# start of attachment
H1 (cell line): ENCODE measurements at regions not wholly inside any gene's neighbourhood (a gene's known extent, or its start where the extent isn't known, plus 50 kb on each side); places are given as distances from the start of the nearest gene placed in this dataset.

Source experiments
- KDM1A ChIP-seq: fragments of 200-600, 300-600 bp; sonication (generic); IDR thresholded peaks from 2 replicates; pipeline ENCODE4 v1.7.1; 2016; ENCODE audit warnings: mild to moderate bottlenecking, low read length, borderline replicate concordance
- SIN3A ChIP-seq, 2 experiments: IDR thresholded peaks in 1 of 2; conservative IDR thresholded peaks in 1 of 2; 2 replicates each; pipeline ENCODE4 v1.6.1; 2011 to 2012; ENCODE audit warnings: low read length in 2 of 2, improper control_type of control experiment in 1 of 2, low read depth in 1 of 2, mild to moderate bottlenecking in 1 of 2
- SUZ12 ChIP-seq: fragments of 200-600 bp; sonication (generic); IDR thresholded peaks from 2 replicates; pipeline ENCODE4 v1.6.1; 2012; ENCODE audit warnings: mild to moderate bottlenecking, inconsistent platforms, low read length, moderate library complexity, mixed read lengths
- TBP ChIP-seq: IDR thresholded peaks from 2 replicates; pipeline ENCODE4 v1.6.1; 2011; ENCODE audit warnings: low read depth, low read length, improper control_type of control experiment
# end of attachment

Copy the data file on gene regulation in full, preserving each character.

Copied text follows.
H1 (cell line): ENCODE measurements at regions not wholly inside any gene's neighbourhood (a gene's known extent, or its start where the extent isn't known, plus 50 kb on each side); places are given as distances from the start of the nearest gene placed in this dataset.

Source experiments
- KDM1A ChIP-seq: fragments of 200-600, 300-600 bp; sonication (generic); IDR thresholded peaks from 2 replicates; pipeline ENCODE4 v1.7.1; 2016; ENCODE audit warnings: mild to moderate bottlenecking, low read length, borderline replicate concordance
- SIN3A ChIP-seq, 2 experiments: IDR thresholded peaks in 1 of 2; conservative IDR thresholded peaks in 1 of 2; 2 replicates each; pipeline ENCODE4 v1.6.1; 2011 to 2012; ENCODE audit warnings: low read length in 2 of 2, improper control_type of control experiment in 1 of 2, low read depth in 1 of 2, mild to moderate bottlenecking in 1 of 2
- SUZ12 ChIP-seq: fragments of 200-600 bp; sonication (generic); IDR thresholded peaks from 2 replicates; pipeline ENCODE4 v1.6.1; 2012; ENCODE audit warnings: mild to moderate bottlenecking, inconsistent platforms, low read length, moderate library complexity, mixed read lengths
- TBP ChIP-seq: IDR thresholded peaks from 2 replicates; pipeline ENCODE4 v1.6.1; 2011; ENCODE audit warnings: low read depth, low read length, improper control_type of control experiment